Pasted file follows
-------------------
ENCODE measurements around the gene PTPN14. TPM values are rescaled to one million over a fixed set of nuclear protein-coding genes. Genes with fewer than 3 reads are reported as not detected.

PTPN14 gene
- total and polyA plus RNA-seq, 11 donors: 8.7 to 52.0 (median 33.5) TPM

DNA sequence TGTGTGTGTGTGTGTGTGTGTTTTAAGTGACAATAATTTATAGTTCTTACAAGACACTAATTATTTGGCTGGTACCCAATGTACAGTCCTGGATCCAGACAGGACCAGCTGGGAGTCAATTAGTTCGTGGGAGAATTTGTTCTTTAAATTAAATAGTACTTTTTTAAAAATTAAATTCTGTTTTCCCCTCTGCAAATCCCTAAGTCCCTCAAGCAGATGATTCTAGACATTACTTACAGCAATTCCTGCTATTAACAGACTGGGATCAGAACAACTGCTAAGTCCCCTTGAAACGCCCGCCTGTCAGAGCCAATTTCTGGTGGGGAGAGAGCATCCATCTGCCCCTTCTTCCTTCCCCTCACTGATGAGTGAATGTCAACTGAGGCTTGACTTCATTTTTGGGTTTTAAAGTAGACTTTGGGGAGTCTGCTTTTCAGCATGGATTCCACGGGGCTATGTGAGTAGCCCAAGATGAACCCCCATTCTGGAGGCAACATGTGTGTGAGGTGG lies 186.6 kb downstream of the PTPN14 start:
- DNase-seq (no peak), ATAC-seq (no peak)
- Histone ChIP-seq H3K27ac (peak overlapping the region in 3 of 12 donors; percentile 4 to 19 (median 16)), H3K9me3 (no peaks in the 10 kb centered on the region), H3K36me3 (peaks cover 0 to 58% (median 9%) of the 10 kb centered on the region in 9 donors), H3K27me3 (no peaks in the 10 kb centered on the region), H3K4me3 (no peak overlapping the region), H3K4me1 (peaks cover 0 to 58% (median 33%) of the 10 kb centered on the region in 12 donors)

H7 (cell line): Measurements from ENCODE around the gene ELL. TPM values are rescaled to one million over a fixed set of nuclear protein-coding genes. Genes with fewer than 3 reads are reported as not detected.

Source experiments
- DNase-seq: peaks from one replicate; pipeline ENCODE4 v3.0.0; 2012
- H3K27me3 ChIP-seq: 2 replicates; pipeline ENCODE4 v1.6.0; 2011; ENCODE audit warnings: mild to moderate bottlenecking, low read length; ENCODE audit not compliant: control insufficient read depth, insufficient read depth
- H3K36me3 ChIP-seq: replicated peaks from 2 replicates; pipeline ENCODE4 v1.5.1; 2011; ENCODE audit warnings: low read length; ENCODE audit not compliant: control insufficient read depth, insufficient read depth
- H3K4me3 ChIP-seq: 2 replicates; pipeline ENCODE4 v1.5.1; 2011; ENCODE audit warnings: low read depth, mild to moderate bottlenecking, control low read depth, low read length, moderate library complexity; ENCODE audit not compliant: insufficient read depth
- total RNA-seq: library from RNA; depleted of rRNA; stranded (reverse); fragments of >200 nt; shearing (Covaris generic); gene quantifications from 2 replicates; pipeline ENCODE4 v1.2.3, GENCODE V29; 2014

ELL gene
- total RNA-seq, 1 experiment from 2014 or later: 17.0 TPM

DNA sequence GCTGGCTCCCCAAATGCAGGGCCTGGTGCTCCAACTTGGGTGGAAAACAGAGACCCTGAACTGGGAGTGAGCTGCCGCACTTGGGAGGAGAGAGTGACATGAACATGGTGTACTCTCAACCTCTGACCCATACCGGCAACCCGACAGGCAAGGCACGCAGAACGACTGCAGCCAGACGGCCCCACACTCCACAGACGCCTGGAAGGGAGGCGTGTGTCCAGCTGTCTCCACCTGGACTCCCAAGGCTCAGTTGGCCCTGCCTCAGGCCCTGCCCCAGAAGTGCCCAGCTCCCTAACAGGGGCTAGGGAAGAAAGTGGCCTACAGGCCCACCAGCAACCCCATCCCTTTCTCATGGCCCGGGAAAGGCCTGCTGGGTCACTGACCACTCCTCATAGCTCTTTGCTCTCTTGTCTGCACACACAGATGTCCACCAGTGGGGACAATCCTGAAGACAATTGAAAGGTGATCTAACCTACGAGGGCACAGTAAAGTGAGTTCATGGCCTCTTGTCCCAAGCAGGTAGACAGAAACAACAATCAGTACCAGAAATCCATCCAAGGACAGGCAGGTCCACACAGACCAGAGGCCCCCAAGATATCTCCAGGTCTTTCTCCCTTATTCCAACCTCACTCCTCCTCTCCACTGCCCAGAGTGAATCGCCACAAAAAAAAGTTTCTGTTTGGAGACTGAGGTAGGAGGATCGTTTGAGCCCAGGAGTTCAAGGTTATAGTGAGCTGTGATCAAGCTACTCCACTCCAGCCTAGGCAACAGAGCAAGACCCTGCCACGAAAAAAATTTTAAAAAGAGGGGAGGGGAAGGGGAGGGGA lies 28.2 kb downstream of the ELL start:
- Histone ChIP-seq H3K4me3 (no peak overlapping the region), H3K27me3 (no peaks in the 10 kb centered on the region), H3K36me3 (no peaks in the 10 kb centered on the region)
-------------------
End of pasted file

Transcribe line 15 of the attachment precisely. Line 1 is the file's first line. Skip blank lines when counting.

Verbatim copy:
- total RNA-seq, 1 experiment from 2014 or later: 17.0 TPM